Policyholders of US insurer John Hancock who have an Allstate Drivewise policy can now earn Vitality points on their life insurance for safe driving. It works in a rather analogue way at the moment, but it confirms a trend towards how you drive influencing the price and scope of your life cover.
John Hancock has built its life insurance strategy around Vitality, after announcing a few years ago that all new business would use its blend of data, behavioural science and incentives to “inspire healthy changes in individuals”. And Allstate’s Drivewise is a telematics based safe driving programme.
At the moment, the only way for that Drivewise policyholder to earn those Vitality points is to submit proof of safe driving with a Drivewise cash back reward email or a recent bill from Allstate showing the safe driving discount. Rather clunky and analogue in my opinion, but I suspect not for long.
What does this point to then? I suspect this collaboration will soon evolve, into a more digital format to begin with, and then in a more real time direction after that. All it takes will be for the two insurers’ systems to start talking to each other and who knows, we could be heading towards real time life underwriting as you drive. Let's not forget that there's also the potential here for Allstate to incorporate health data into the underwriting of its motor portfolio.
Several years ago, the CEO of a leading US insurer foresaw just that. In their opinion, someone driving in a stressed out manner should have their life cover adjusted to reflect the higher life and health risk. That’s one reason why I said earlier that this John Hancock/Allstate collaboration “confirms a trend”.
More than Just How You Drive
Yet there’s more to this trend than just how you drive. Telematics based motor insurance has the capacity to tell an insurer not just how you’re driving, but also where you’re driving. From that can be deduced what you’re doing, and who with. Visits to gyms, bars and pharmacies would allow the insurer to use its predictive analytics to see emerging “risk patterns”. And then adjust its underwriting accordingly.
I put “risk patterns” in quotation marks, for they will be risk patterns, not your behaviours. The two are different. One is based on correlations, the other on causations. One is a proxy, the other is you (more here). This raises ethical questions around issues like privacy, autonomy and identity.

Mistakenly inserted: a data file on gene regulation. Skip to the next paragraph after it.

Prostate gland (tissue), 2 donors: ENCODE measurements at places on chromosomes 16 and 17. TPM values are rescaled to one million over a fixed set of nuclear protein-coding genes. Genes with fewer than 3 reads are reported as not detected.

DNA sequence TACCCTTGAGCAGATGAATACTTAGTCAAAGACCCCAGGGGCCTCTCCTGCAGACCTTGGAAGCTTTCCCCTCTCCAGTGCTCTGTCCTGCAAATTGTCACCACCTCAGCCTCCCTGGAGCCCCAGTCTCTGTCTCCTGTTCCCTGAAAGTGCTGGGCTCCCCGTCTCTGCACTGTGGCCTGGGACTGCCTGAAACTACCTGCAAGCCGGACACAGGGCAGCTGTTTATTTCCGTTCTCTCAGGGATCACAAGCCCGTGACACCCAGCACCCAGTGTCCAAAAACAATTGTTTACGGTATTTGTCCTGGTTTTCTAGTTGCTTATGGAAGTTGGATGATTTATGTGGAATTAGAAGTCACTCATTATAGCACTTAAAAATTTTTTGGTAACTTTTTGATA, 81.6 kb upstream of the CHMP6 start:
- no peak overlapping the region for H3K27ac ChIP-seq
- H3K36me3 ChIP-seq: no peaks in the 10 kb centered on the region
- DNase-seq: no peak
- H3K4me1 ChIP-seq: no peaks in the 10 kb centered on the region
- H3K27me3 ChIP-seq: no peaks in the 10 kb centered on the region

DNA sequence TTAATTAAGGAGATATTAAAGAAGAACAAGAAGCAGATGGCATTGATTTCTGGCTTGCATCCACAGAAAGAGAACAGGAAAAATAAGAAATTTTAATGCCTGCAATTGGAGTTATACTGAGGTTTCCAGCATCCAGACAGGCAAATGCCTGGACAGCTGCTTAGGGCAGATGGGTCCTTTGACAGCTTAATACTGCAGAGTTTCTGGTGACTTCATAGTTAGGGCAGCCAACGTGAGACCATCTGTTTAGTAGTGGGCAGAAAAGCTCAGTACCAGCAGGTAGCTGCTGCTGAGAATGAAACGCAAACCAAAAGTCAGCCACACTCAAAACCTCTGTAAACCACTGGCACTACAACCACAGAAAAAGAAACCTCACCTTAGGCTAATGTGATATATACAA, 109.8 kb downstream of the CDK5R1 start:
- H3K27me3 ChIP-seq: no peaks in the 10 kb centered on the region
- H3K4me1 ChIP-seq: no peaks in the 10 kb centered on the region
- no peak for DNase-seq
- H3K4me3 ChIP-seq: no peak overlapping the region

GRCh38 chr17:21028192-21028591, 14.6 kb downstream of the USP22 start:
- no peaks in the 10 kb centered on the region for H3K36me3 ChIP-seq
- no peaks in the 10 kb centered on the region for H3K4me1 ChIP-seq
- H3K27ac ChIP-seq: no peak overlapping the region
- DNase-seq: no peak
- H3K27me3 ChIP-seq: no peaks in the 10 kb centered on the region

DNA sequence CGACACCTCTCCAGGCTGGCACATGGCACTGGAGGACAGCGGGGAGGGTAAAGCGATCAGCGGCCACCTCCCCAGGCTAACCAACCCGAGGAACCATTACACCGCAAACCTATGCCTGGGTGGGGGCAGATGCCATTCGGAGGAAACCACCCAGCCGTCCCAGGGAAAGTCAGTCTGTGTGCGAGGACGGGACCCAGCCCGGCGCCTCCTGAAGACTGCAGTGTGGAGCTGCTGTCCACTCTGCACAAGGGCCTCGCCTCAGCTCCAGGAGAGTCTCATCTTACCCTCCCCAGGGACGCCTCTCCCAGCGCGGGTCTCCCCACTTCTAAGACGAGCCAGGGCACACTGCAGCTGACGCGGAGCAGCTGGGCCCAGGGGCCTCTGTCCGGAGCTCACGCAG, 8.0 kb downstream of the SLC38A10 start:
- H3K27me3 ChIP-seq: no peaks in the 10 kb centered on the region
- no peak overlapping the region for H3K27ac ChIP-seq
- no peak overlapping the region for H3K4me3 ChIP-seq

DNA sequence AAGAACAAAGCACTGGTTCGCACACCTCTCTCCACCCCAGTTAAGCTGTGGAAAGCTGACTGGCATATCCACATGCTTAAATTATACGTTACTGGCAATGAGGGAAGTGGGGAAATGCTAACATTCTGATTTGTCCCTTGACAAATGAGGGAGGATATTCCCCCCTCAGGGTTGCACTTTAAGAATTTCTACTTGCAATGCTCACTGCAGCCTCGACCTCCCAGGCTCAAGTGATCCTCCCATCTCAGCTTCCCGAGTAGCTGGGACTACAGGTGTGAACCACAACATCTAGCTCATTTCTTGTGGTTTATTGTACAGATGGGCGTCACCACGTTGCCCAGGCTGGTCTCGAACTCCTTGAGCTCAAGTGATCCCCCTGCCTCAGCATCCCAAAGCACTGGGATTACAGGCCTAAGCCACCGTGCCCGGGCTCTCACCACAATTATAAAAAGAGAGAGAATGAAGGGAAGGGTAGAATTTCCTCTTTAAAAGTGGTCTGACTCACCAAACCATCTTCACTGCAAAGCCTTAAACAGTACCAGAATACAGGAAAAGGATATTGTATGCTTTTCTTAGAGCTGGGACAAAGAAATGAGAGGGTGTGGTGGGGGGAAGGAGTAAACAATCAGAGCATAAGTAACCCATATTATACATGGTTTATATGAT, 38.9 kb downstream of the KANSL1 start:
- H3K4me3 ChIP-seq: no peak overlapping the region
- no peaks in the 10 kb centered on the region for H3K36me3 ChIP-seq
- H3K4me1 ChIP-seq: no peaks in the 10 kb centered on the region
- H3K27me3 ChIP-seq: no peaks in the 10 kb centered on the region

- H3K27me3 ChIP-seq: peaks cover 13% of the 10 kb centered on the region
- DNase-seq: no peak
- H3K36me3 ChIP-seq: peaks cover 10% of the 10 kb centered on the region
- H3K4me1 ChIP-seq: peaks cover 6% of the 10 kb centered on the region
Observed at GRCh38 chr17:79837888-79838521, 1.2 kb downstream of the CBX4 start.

So the John Hopkins / Allstate collaboration could well be a precursor to a much more inter-woven approach to underwriting. The question is – are consumers prepared for this? Will they find all of this inter-weaving of underwriting fair and reasonable? For example…
- if the telematics shows that you have a tendency to fill up the car with petrol when the tank warning light comes on, will this be seen as evidence of a risky character and so increase your life and health premiums?
- if a lot of your driving is at rush hour, will this increase both your life and motor premiums?
- if you started parking at or near to a hospital, will your life and health premiums go up, or cover reduced?
Remember that with granular personalisation, the logic that you shouldn't pay for the risky behaviour of others means that ultimately, you will pay for your own.
There are Vitality programmes here in the UK, providing motor, life and health covers. What the insurers involved should start considering is the extent to which their Vitality programme will go down that ‘ultimate’ path outlined above. Does granular personalisation fit with your firm's purpose? Does it reflect the type of relationship you have / want with your customers?
Watch Out For This
In Issue 2 of the Ethics and Insurance Newsletter (out on 24th Feb.), I’ll be exploring the understandability of insurance premium rating, drawing on recent research in the US.
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